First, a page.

Sasha withdrew from the limelight, eventually ending her relationship with her management and label. She carried on writing the entire time, drawing inspiration from everything that was happening to and around her. She began to work on herself, and for the last three years has been processing everything that went wrong, slowly re-building her artistic identity. “I had to strip everything back and go back to basics,” she says. “I kept asking myself: what would 15 year old Sasha do? What would I have done back when it was just me and my piano, writing tunes, when nobody gave a shit.”
She took control of her destiny and started arranging her own sessions, a far cry from the days of being forcibly sent round the houses to every producer in London. She made friends with a pianist called Junior and songwriter called Jay. For an entire summer they spent every day in Sasha’s mother’s dining room; writing music, cooking, hanging out. “It took away all of that horrible bullshit that was surrounding me” says Sasha. “Nobody can hurt me when I’m in my mum’s house. That summer changed everything for me.”
She didn’t want to make the same mistakes again, and endeavoured to own all of her new music. She used money left to her after her step-dad’s death to fund a week of recording with a full band. Ten songs were packed into seven days, and the results were deeply soulful and radically personal. The lyrics were blunt and honest, fuelled by the passion and aggression of her Colombian upbringing, and sang straight from the heart. Polished sheen was ditched in favour of instrumentation that felt alive and organic. Sasha executive produced everything.
“It was so important to me to make music that felt right,” says Sasha. “I never wanted to be a pop star, I just wanted to be a soul artist who makes cool shit and lives their life. If you’re faking it, people can see it. They know when someone is trying to be someone they’re not. Now, I’m not willing to compromise one bit. I’m here to make the stuff I wanna make. If it doesn’t ‘connect’ or whatever, it doesn’t matter. I just want to know that I made something I loved.”
Sasha’s songwriting has ga in the last three years – her lyrics always seem to be either asking or answering questions. This idea of pretending to be something you’re not is a topic she tackles on forthcoming song, “That’s The Shit”. Packed with jazz inflections, fluttering melodies and pitch shifted guitars, the track is led by Sasha’s brassy vocals that unpack all the different types of fronts people put on for others. At the opposite end of the emotional spectrum is “Treat Me Like I’m Yours”, a candid and tender jam about something every couple in the world faces at some point in their relationship: what happens when the sex dries up?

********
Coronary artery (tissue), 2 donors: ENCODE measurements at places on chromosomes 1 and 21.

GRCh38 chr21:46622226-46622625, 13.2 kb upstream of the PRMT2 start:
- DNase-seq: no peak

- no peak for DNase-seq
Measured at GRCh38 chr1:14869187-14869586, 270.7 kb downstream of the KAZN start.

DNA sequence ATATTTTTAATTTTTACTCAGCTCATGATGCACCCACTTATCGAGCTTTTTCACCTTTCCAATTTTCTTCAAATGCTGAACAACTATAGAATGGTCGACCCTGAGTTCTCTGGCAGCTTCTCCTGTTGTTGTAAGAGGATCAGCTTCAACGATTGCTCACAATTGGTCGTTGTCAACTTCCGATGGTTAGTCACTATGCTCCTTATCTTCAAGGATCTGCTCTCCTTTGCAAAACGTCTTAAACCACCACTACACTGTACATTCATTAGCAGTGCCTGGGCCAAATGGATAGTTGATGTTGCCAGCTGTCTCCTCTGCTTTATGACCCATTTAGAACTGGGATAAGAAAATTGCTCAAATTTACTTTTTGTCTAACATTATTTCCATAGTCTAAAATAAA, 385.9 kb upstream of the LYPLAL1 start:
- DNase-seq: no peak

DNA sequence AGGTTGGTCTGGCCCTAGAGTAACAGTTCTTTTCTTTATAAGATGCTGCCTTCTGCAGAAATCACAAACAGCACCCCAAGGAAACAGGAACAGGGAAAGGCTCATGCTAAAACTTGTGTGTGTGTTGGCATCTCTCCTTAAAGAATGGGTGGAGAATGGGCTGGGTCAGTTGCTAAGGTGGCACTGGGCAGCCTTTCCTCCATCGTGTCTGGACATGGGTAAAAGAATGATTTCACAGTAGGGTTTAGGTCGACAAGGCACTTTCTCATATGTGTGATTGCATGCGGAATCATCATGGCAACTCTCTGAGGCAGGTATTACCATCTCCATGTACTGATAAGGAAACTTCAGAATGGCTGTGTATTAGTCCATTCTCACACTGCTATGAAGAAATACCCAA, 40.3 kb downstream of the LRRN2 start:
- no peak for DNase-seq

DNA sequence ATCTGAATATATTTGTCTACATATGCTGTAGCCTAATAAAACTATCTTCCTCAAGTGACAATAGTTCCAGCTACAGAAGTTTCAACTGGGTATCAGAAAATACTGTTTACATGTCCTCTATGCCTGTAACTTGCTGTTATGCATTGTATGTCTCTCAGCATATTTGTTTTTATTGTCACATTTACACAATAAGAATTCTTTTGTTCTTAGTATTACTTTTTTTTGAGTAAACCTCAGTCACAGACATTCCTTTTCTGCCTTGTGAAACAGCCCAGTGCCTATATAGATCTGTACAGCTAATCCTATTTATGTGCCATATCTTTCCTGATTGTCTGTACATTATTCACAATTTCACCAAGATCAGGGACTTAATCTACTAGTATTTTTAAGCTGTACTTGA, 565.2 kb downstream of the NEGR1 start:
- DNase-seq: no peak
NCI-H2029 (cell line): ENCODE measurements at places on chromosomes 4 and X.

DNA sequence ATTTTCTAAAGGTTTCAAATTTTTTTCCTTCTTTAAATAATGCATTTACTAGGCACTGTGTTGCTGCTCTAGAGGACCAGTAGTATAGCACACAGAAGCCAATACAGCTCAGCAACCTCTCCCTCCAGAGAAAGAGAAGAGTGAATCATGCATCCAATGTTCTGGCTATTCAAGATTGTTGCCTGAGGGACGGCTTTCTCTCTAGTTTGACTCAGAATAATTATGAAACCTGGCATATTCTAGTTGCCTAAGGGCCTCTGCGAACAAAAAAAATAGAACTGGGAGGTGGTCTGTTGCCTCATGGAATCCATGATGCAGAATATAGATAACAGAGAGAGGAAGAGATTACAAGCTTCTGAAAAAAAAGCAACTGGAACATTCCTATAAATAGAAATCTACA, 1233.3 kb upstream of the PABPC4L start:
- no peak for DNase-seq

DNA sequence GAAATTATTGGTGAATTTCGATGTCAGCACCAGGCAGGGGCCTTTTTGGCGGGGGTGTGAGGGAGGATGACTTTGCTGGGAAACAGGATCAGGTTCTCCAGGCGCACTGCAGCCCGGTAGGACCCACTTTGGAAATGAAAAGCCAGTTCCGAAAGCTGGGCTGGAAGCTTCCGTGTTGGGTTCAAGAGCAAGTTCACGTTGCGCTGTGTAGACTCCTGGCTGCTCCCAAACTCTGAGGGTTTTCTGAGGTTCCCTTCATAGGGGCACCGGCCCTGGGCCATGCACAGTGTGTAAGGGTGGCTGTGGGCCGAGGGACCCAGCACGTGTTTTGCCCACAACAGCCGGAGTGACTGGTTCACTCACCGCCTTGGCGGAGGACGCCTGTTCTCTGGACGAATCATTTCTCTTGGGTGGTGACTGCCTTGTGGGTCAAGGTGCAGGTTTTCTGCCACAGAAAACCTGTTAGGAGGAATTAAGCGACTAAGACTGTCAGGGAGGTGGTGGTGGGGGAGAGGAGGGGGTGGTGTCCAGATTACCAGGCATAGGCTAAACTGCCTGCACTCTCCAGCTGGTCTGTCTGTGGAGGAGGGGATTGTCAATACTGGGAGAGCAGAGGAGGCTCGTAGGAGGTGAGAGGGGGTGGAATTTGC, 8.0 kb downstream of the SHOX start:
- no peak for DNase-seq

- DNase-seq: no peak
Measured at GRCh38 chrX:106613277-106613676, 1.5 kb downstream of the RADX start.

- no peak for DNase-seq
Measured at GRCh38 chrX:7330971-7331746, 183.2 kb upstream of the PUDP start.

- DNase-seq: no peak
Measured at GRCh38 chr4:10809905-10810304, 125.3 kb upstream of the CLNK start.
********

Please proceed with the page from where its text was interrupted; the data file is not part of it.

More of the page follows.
In late 2017, Sasha was approached by Jamal Edwards to speak about her struggles with mental health in his new documentary on the topic. She was unsure about taking part. Until mid-2017, she hadn’t revealed her ongoing battle to anyone. Even after the interview, she considered asking Jamal to cut her from the final film. “I didn’t want people to see me as damaged goods before I’d even tried to do anything again,” she says.
“And then it dawned on me; I realised I was doing it for a reason that was bigger than me. It’s important that other people know that it happens. I’ve watched too many people around me drown under the pressure of life. So, I’m not gonna sit here and be positive all the time, just to make people feel comfortable. If you feel uncomfortable when people are honest then that’s your problem.”
If you listen carefully to Sasha’s song “Opening Arms”, and focus your ears less on the lyrics and more on the instrumentation, you’ll notice that some of the piano parts are ever so slightly out of tune. It was done intentionally by Sasha to recapture that beautifully eerie sound of the rickety old piano from her childhood. “To me,” she smiles, “it just sounds amazing.”